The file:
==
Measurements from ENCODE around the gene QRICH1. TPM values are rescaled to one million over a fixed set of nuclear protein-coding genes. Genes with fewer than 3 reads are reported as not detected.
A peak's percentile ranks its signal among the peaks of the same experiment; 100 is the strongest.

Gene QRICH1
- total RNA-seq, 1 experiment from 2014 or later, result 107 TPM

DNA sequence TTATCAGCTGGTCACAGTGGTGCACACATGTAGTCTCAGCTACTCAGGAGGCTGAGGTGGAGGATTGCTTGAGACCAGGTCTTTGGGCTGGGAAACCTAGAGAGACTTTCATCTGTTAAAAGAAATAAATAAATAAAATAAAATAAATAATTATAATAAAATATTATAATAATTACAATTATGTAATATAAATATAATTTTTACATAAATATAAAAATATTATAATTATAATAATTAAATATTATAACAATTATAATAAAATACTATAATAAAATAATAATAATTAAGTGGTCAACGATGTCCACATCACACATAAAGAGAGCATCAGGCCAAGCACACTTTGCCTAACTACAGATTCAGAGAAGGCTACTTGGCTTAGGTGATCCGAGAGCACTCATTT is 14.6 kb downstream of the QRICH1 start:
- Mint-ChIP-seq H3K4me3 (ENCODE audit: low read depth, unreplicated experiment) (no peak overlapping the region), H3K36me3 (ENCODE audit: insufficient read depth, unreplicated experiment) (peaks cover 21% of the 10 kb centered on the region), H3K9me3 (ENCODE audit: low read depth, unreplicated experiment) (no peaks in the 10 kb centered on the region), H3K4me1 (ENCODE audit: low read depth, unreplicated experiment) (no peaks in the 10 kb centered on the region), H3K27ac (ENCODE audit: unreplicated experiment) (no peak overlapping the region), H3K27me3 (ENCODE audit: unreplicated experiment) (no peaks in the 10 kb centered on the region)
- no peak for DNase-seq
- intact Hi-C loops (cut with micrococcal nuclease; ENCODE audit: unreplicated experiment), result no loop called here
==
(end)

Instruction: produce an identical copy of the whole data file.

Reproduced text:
Measurements from ENCODE around the gene QRICH1. TPM values are rescaled to one million over a fixed set of nuclear protein-coding genes. Genes with fewer than 3 reads are reported as not detected.
A peak's percentile ranks its signal among the peaks of the same experiment; 100 is the strongest.

Gene QRICH1
- total RNA-seq, 1 experiment from 2014 or later, result 107 TPM

DNA sequence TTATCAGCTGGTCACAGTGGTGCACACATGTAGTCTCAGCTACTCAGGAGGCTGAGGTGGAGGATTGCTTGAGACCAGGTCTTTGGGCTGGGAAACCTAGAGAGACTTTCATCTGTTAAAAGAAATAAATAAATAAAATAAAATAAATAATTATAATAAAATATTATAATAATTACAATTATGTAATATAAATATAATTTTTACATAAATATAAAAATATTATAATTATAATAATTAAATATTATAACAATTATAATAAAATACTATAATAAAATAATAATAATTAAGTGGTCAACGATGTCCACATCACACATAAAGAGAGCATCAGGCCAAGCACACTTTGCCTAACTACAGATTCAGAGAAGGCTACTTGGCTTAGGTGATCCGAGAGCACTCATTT is 14.6 kb downstream of the QRICH1 start:
- Mint-ChIP-seq H3K4me3 (ENCODE audit: low read depth, unreplicated experiment) (no peak overlapping the region), H3K36me3 (ENCODE audit: insufficient read depth, unreplicated experiment) (peaks cover 21% of the 10 kb centered on the region), H3K9me3 (ENCODE audit: low read depth, unreplicated experiment) (no peaks in the 10 kb centered on the region), H3K4me1 (ENCODE audit: low read depth, unreplicated experiment) (no peaks in the 10 kb centered on the region), H3K27ac (ENCODE audit: unreplicated experiment) (no peak overlapping the region), H3K27me3 (ENCODE audit: unreplicated experiment) (no peaks in the 10 kb centered on the region)
- no peak for DNase-seq
- intact Hi-C loops (cut with micrococcal nuclease; ENCODE audit: unreplicated experiment), result no loop called here